…and the soul still burns… On and on and on. Once a mighty fighter, SoulCalibur lost its way a bit with the rather lacklustre IV and since then Street Fighter 4 came home, reinventing the fighter all over again. Now at number 5 (not including all the side projects), SoulCalibur promises a return to its former splendour and this time without the interruption of the popular but out of place Star Wars characters.
Though we are not completely away from the “guest” appearance, it’s sad they think these games need the exclusive characters, the originals like Kilik and Voldo are so strong that having a Yoda, or Ezio in this instance makes them the character everyone wants to unlock and play, kind of overshadowing these other great characters. When you do unlock our favourite assassin, all of the moves expected from his own Ubisoft titles are there, but he is certainly for the more experienced players. Moving away from guest appearances there are the usual batch of faces returning to battle for the 2 Soul blades, either for personal glory or the good of humankind, with the likes of katana wielding Mitsurugi, Ivy and even Astaroth, who seems to have been to the gym, looking more slender but as brutal as ever.
Having been moved forward around 17 years from the last title a few new faces appear that are somewhat familiar, like the children of Sophitia, Kilik’s successor Xiba, Cianghu’s daughter Leixia, Natsu who was trained by Taki and a stranger who has taken on the mantle of Yoshimitsu. This is a great avenue to explore, allowing for hybrids of previous fighting styles as if taught by their parents and teachers but still with their own, independent style.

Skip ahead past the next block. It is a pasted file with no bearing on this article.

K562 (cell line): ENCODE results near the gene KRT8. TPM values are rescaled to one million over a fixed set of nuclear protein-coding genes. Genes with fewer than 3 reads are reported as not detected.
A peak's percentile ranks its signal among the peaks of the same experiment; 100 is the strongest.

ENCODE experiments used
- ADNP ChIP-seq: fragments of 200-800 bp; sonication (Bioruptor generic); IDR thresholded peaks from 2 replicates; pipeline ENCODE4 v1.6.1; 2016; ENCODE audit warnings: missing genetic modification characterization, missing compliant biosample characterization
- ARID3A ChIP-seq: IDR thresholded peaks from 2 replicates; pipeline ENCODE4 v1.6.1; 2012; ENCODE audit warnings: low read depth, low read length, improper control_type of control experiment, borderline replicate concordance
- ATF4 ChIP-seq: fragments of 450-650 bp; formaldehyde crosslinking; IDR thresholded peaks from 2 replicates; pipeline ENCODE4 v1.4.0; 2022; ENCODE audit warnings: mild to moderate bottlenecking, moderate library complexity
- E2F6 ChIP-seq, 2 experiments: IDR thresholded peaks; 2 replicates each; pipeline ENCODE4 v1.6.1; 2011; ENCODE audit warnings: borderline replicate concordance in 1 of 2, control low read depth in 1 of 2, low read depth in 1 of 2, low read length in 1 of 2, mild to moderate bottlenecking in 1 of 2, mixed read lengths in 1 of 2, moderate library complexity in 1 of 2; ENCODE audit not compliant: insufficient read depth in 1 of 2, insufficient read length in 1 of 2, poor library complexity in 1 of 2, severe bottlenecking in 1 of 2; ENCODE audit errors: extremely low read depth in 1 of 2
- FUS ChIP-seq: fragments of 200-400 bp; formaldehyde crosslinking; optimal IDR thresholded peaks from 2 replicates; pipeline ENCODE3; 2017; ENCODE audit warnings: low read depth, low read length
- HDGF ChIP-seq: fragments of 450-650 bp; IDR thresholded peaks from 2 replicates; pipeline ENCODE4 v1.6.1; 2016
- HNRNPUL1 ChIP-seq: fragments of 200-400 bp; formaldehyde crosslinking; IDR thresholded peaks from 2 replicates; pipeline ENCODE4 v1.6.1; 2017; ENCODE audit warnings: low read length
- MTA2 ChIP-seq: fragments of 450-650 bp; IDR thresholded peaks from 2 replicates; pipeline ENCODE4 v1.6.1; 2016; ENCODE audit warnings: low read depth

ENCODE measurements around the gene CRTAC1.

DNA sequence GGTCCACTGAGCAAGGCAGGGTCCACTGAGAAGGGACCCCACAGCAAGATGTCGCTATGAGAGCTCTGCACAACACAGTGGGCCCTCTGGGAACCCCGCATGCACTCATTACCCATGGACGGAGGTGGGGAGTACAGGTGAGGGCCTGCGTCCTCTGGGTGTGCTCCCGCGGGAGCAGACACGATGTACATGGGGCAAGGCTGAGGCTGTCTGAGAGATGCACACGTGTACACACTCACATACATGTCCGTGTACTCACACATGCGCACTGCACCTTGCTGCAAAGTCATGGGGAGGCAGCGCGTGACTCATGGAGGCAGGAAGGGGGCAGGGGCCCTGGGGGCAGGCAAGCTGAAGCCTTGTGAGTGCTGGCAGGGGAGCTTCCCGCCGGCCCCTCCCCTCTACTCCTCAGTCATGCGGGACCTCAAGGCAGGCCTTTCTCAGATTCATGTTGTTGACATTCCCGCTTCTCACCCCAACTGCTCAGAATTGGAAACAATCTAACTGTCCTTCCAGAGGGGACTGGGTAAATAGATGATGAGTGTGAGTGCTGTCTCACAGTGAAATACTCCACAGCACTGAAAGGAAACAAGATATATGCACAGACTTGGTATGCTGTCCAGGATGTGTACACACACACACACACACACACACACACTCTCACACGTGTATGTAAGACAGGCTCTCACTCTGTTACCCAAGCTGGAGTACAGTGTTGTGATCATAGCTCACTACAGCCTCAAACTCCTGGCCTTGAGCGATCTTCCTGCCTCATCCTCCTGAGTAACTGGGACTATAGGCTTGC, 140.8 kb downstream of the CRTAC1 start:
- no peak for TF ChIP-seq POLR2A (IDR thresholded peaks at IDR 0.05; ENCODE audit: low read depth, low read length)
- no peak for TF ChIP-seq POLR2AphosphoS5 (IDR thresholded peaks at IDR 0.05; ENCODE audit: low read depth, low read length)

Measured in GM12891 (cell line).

This is furthered by the infinite feeling of the character customization system, with the game utilizing this to create loads of characters to act as general fodder and also for you to create the greatest warrior. With every fight you take part in earning points to level up your character and unlocking more and more as you go along. Starting with basic weapons and clothing you can earn a multitude of fighting styles, clothing, equipment and even edit and take photos to put on your characters fight card for the world to see, you can go for a low key and simple background with your creation striking a pose, or have them bursting out from a sharks mouth, its all down to you.
There are plenty of modes to choose from, the first of many being the Story Mode, which is set in 17th century Europe, with the two swords again causing rifts throughout the world. This time the focus is on siblings Pyrrha and Patroklos, with Patroklos searching for his sister. Through a chance meeting with previous champion Siegfried, Patroklos is granted as the new host for the SoulCalibur, you can guess who has the Soul Edge and so a great journey begins, searching for his and also take down Nightmare once again, bumping into plenty of the original cast plus some brand new faces including Z.W.E.I, another sword wielding character but with the ability to summon a werewolf, adding a more projectile tactic to the fights, something that SoulCalibur games don’t usually go for.